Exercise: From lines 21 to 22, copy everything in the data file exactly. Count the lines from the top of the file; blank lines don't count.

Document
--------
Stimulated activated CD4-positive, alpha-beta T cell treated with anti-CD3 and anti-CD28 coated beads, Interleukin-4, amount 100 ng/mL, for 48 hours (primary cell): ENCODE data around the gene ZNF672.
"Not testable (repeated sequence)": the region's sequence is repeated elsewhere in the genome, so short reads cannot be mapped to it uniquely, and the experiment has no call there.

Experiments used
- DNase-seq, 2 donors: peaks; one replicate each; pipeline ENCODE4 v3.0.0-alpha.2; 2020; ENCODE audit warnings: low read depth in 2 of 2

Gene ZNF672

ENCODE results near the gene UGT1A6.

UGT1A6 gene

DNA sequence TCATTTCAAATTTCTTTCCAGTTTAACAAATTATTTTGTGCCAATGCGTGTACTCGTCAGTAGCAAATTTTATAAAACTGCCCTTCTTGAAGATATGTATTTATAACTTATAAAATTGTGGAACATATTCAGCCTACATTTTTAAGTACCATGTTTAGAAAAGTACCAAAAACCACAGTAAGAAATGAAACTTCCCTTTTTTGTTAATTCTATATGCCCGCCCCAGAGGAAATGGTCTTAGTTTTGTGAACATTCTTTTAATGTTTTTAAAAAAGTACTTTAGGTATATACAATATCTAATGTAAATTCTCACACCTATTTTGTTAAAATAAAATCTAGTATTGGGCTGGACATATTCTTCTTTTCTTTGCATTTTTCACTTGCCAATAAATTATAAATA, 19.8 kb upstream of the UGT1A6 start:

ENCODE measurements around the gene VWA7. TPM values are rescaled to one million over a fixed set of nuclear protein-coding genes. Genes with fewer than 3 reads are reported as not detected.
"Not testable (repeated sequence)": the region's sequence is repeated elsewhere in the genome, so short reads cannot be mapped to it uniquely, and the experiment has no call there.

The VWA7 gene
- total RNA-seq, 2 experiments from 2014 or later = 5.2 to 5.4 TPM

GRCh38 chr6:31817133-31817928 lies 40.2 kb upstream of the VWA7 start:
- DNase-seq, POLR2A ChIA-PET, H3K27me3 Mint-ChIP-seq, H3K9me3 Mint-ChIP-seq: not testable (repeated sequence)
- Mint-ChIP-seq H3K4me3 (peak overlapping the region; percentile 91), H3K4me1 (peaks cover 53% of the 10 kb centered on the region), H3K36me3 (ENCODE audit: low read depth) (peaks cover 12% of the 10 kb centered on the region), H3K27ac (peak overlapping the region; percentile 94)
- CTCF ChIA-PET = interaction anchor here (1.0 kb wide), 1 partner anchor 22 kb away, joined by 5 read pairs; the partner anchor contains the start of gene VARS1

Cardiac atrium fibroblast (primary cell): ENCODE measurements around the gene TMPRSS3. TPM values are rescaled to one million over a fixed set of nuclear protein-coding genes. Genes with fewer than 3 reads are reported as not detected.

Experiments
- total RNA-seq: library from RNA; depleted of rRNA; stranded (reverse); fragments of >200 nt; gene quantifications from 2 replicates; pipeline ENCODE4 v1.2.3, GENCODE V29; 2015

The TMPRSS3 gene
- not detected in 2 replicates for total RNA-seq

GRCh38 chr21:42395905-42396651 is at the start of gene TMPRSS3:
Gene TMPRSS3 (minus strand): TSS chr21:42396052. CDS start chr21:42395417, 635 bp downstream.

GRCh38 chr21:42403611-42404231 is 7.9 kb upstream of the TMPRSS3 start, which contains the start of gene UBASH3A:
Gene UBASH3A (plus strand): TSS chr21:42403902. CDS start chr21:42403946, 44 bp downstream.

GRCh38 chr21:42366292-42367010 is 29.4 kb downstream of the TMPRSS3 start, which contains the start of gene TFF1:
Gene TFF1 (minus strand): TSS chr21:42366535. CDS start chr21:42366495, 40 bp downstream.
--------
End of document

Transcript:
- not detected in 2 replicates for total RNA-seq

GRCh38 chr21:42395905-42396651 is at the start of gene TMPRSS3: